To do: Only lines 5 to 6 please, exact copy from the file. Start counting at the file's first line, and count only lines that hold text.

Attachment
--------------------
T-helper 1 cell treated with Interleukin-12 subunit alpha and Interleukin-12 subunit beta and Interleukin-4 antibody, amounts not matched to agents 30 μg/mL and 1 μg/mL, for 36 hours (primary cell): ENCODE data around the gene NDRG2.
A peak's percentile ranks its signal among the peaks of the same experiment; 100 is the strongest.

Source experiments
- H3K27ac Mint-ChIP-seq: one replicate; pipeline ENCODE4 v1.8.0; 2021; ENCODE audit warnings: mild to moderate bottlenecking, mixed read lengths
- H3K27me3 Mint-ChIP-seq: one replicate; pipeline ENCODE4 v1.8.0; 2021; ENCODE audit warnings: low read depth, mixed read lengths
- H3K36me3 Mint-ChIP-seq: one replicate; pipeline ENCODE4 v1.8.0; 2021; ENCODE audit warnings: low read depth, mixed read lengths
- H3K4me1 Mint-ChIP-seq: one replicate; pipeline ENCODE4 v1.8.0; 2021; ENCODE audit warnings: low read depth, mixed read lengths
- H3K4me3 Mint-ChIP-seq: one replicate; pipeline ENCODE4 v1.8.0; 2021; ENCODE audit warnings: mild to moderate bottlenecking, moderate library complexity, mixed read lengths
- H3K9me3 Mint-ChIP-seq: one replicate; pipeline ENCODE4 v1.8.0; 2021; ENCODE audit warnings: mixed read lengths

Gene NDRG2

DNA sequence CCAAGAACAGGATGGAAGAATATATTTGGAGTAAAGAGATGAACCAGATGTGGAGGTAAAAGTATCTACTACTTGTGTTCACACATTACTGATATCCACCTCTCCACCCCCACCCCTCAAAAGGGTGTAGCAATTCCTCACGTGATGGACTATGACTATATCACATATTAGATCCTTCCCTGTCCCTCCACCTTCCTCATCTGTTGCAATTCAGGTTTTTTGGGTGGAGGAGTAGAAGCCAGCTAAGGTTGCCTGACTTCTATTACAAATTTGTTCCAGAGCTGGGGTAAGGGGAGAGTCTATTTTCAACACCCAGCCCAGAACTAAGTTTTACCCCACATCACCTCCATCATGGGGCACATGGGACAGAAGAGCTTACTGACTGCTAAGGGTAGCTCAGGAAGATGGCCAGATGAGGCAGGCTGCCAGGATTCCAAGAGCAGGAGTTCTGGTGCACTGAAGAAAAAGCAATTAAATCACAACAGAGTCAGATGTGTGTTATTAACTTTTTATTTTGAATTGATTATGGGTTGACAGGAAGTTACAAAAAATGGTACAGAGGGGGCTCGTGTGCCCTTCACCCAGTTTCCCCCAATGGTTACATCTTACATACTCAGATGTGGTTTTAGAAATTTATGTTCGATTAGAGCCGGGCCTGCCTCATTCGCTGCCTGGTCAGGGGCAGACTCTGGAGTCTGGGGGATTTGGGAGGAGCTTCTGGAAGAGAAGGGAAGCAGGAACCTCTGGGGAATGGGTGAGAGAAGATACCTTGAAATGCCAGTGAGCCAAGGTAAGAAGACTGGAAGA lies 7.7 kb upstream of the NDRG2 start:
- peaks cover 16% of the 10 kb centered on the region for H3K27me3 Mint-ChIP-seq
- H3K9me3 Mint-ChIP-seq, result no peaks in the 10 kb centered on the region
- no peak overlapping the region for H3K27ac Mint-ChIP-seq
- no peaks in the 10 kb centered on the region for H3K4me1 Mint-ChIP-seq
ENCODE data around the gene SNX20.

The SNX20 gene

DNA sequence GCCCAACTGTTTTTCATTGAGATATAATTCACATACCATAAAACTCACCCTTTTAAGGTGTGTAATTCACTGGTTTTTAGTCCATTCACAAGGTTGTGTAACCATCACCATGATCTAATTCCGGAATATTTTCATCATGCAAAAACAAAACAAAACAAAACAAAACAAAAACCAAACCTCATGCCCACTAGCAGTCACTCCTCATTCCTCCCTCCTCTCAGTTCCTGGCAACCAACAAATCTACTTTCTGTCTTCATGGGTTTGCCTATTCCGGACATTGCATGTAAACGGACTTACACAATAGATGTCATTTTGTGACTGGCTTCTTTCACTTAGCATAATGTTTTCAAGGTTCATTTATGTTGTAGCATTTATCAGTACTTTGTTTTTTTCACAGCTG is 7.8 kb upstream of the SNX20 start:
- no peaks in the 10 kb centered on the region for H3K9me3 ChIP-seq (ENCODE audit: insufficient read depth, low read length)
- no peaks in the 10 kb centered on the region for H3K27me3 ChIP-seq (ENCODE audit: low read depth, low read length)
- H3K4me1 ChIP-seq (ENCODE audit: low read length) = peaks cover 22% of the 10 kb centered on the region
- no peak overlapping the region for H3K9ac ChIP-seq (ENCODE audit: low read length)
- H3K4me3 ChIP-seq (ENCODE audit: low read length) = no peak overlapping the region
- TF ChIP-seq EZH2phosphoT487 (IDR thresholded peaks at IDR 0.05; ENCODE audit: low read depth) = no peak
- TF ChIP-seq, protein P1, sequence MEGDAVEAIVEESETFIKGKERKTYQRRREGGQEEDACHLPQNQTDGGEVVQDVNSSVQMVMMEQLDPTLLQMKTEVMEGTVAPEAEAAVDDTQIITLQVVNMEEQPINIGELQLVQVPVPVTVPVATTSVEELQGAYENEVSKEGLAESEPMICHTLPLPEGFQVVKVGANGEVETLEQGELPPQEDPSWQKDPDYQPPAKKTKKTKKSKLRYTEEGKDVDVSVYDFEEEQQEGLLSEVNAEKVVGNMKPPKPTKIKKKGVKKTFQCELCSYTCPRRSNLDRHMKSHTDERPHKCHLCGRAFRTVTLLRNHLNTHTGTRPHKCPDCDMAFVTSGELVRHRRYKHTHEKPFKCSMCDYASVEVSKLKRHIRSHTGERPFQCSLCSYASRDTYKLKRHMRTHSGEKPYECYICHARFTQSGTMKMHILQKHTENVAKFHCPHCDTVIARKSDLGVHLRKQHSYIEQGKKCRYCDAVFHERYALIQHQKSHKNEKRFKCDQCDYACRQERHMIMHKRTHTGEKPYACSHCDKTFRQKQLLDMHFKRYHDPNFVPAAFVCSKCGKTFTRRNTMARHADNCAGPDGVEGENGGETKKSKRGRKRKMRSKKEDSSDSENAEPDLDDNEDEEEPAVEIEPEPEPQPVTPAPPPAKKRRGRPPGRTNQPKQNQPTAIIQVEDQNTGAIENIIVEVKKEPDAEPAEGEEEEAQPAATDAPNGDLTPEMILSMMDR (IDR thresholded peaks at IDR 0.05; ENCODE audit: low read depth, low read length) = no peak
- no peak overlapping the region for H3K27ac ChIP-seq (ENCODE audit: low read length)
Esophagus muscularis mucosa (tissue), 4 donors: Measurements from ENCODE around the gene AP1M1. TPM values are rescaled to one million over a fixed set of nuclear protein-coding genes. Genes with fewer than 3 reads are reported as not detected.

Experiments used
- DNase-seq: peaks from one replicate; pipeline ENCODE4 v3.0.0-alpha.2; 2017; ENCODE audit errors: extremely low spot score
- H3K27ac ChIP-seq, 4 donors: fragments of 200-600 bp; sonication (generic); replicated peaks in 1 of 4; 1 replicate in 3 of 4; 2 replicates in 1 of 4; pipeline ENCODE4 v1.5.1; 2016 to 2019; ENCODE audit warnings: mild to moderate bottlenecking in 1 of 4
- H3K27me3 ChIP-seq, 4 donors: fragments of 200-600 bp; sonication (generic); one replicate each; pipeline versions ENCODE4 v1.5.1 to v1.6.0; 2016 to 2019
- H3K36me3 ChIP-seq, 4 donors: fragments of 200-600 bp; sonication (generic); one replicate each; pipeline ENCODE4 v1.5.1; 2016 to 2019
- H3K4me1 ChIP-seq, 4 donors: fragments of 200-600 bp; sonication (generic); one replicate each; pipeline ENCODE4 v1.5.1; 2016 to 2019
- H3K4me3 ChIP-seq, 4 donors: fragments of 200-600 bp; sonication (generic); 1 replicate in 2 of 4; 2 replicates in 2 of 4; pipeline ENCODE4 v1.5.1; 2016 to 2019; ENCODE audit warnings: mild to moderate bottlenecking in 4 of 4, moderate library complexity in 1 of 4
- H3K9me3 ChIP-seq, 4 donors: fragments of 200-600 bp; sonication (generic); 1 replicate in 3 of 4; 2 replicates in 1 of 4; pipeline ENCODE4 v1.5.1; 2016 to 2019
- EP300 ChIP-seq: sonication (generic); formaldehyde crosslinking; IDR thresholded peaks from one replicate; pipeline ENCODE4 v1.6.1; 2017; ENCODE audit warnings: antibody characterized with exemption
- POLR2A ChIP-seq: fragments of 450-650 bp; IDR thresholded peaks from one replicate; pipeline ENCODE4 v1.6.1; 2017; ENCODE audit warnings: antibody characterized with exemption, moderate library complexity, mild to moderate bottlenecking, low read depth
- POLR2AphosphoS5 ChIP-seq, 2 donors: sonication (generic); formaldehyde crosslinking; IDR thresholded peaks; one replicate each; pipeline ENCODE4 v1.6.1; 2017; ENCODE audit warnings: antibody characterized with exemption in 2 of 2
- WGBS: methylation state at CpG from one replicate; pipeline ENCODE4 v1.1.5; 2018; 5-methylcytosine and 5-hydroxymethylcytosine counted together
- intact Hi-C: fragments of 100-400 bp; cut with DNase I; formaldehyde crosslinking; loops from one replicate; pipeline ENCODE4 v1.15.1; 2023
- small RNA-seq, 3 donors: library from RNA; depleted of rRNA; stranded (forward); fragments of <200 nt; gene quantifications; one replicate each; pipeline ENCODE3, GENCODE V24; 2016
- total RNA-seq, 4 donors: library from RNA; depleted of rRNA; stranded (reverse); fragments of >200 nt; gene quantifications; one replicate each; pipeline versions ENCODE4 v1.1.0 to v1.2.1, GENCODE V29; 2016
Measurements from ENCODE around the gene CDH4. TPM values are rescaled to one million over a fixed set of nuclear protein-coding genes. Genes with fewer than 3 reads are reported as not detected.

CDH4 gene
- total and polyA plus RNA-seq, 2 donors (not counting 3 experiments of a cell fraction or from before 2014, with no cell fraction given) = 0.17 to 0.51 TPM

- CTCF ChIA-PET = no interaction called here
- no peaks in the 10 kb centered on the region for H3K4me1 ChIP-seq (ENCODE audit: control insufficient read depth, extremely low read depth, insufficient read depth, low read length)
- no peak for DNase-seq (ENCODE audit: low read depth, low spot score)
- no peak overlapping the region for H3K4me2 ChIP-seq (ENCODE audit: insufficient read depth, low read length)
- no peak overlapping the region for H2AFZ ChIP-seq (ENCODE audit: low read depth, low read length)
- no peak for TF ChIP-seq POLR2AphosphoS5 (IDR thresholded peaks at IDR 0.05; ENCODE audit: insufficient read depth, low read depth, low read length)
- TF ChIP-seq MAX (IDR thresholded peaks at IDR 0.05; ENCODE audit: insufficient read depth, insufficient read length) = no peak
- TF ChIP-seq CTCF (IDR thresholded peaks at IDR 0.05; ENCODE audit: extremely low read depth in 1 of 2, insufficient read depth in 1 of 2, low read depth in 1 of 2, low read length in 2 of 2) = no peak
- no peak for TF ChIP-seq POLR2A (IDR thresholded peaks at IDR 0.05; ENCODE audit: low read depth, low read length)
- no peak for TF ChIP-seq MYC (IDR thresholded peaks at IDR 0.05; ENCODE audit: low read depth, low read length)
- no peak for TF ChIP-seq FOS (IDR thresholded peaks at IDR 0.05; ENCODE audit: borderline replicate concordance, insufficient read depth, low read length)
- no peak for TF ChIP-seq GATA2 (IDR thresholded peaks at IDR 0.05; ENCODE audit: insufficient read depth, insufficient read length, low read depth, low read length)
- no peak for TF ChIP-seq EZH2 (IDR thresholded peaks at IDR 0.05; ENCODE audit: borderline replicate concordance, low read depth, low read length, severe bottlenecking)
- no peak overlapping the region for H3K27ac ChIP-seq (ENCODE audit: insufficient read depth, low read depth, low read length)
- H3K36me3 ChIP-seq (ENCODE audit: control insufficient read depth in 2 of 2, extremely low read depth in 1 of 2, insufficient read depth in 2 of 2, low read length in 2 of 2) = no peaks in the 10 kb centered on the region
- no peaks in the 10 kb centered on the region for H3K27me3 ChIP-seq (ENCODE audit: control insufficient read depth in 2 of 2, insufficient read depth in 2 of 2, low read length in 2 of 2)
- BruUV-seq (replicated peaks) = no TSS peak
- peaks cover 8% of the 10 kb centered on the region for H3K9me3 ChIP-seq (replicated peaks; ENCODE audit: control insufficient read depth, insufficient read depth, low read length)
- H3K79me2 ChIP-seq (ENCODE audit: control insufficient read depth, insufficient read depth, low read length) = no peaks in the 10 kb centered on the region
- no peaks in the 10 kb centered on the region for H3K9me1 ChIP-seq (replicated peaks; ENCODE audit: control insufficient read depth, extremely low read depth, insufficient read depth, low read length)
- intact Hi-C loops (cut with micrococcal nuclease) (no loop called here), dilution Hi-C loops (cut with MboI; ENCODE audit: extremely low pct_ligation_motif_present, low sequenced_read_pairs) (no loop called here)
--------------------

- H3K27me3 Mint-ChIP-seq: one replicate; pipeline ENCODE4 v1.8.0; 2021; ENCODE audit warnings: low read depth, mixed read lengths
- H3K36me3 Mint-ChIP-seq: one replicate; pipeline ENCODE4 v1.8.0; 2021; ENCODE audit warnings: low read depth, mixed read lengths